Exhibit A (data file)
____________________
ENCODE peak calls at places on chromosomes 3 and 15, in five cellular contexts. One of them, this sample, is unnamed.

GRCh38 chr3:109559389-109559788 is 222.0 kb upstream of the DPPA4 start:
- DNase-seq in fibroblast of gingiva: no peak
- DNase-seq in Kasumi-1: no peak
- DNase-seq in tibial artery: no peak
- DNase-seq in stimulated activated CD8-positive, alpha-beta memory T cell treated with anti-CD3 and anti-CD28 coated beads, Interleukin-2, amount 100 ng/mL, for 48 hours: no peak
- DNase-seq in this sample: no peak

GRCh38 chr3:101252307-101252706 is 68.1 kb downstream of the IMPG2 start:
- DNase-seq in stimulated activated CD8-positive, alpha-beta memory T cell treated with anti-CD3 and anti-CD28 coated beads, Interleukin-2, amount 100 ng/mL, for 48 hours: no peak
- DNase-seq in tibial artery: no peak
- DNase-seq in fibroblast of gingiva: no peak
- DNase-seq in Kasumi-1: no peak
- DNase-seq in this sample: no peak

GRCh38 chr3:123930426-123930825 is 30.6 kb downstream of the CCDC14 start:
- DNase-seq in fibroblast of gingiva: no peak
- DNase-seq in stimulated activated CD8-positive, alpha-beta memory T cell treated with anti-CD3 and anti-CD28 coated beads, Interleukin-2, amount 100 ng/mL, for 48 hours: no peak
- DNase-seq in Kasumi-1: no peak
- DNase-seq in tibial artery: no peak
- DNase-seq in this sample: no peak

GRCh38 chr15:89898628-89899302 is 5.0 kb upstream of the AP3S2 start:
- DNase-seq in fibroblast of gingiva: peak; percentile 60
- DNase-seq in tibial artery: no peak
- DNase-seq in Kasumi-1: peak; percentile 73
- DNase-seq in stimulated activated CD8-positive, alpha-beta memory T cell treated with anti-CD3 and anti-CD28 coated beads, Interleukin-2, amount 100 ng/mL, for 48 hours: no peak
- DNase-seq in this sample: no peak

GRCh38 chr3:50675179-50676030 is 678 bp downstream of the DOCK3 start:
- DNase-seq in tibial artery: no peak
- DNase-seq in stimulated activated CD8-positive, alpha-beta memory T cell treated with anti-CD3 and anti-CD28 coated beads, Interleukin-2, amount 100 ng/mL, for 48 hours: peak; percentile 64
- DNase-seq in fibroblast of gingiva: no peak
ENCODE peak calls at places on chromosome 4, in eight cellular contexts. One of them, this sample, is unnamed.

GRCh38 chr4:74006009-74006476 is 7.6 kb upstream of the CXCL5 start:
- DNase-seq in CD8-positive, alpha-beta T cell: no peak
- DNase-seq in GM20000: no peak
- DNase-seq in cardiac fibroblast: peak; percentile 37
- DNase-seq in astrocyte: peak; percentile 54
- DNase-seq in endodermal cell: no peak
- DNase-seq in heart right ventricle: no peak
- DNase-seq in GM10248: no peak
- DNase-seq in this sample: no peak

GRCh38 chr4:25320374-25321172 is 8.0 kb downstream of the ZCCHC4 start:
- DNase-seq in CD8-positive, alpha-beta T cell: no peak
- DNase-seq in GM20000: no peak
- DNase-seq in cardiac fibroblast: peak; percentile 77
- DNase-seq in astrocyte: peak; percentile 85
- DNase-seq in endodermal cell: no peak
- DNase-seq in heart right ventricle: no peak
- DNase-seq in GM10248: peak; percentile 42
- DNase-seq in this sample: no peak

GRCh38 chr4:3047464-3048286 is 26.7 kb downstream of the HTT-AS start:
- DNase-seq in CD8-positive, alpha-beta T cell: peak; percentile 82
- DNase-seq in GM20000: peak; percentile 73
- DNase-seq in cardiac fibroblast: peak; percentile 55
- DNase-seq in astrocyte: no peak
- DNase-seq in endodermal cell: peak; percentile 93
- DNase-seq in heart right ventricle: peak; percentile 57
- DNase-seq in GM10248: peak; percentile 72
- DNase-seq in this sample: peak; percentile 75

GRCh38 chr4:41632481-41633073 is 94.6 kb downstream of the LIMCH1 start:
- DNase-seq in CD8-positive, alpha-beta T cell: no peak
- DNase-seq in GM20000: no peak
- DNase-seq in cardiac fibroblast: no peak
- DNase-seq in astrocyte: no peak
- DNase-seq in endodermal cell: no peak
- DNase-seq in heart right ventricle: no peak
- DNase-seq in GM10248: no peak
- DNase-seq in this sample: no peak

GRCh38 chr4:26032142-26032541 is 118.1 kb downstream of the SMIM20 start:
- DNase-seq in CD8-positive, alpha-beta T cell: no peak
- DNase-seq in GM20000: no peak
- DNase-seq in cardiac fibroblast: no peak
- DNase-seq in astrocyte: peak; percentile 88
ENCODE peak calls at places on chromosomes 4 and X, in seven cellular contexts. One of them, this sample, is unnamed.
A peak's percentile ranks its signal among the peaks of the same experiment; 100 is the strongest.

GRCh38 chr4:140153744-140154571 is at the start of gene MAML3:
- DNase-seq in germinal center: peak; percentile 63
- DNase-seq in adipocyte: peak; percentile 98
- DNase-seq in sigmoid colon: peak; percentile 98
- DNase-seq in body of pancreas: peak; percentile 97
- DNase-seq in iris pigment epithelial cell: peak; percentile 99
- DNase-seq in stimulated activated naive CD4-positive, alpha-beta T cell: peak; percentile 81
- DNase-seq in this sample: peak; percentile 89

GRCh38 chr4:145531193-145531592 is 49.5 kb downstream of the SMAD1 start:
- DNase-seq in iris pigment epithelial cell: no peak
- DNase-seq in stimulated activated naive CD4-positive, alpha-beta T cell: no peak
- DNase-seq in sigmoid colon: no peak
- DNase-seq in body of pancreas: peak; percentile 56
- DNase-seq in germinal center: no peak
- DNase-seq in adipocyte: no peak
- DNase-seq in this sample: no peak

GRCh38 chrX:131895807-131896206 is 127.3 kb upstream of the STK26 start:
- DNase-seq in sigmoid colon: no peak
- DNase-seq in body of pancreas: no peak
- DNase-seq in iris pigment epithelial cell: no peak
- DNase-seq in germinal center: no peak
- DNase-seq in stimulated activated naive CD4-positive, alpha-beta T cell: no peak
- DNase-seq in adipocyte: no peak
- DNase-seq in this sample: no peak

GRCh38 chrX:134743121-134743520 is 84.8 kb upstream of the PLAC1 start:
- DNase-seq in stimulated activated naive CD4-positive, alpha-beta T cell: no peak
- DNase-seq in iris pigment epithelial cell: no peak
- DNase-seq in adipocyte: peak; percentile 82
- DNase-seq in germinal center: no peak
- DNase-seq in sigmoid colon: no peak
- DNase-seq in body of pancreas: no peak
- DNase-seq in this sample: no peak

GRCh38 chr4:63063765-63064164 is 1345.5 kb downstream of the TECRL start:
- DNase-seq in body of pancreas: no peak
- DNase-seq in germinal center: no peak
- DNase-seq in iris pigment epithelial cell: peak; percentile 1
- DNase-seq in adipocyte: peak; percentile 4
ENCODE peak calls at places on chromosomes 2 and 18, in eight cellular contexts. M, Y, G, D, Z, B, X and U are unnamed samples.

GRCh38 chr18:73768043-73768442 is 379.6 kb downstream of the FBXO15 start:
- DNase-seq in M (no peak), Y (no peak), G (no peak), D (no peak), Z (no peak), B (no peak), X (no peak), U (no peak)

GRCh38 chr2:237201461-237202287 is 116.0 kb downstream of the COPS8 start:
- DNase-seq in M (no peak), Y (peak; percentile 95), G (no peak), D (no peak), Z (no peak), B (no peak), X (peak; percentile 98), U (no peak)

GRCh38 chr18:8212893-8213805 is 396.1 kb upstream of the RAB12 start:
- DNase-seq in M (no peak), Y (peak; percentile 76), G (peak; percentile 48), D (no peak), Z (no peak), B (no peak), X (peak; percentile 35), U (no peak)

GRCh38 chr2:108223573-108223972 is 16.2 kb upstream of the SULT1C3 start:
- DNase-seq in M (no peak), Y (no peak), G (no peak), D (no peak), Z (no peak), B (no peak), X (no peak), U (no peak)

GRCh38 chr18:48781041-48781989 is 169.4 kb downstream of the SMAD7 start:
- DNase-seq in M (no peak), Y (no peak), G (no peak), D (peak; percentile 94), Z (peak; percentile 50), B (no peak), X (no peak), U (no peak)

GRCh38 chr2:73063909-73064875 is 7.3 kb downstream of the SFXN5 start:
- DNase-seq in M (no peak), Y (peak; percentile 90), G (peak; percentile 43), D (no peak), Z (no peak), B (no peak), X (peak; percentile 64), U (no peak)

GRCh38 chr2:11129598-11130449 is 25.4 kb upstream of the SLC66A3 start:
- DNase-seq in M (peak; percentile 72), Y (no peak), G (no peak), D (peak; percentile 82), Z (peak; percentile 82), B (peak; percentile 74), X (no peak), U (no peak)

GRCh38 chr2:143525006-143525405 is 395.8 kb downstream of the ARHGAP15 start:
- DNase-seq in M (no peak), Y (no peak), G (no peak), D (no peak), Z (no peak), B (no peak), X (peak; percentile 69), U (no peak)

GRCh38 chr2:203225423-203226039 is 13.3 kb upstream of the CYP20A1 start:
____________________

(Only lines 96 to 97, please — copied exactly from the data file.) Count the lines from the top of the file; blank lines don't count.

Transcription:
- DNase-seq in adipocyte: no peak
- DNase-seq in this sample: no peak